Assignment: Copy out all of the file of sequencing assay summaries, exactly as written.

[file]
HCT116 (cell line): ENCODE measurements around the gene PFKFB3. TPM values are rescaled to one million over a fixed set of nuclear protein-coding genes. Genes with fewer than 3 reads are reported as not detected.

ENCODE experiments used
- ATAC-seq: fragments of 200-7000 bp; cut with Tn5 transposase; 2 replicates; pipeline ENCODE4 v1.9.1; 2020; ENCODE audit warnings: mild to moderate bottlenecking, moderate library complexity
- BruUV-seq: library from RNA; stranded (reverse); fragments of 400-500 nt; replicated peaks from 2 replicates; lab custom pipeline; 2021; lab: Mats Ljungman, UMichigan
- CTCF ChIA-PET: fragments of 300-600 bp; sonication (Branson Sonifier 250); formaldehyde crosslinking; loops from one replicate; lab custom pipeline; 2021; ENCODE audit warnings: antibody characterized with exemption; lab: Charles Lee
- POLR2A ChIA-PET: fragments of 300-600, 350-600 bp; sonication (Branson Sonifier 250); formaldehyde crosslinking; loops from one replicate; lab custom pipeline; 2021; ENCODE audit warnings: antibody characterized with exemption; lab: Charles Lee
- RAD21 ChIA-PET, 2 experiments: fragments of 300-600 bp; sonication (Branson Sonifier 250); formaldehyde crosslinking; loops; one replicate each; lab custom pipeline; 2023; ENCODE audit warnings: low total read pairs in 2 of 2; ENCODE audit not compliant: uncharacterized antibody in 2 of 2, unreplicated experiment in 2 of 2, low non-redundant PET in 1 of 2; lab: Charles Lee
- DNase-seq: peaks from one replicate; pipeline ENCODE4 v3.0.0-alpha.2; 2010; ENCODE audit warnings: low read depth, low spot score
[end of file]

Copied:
HCT116 (cell line): ENCODE measurements around the gene PFKFB3. TPM values are rescaled to one million over a fixed set of nuclear protein-coding genes. Genes with fewer than 3 reads are reported as not detected.

ENCODE experiments used
- ATAC-seq: fragments of 200-7000 bp; cut with Tn5 transposase; 2 replicates; pipeline ENCODE4 v1.9.1; 2020; ENCODE audit warnings: mild to moderate bottlenecking, moderate library complexity
- BruUV-seq: library from RNA; stranded (reverse); fragments of 400-500 nt; replicated peaks from 2 replicates; lab custom pipeline; 2021; lab: Mats Ljungman, UMichigan
- CTCF ChIA-PET: fragments of 300-600 bp; sonication (Branson Sonifier 250); formaldehyde crosslinking; loops from one replicate; lab custom pipeline; 2021; ENCODE audit warnings: antibody characterized with exemption; lab: Charles Lee
- POLR2A ChIA-PET: fragments of 300-600, 350-600 bp; sonication (Branson Sonifier 250); formaldehyde crosslinking; loops from one replicate; lab custom pipeline; 2021; ENCODE audit warnings: antibody characterized with exemption; lab: Charles Lee
- RAD21 ChIA-PET, 2 experiments: fragments of 300-600 bp; sonication (Branson Sonifier 250); formaldehyde crosslinking; loops; one replicate each; lab custom pipeline; 2023; ENCODE audit warnings: low total read pairs in 2 of 2; ENCODE audit not compliant: uncharacterized antibody in 2 of 2, unreplicated experiment in 2 of 2, low non-redundant PET in 1 of 2; lab: Charles Lee
- DNase-seq: peaks from one replicate; pipeline ENCODE4 v3.0.0-alpha.2; 2010; ENCODE audit warnings: low read depth, low spot score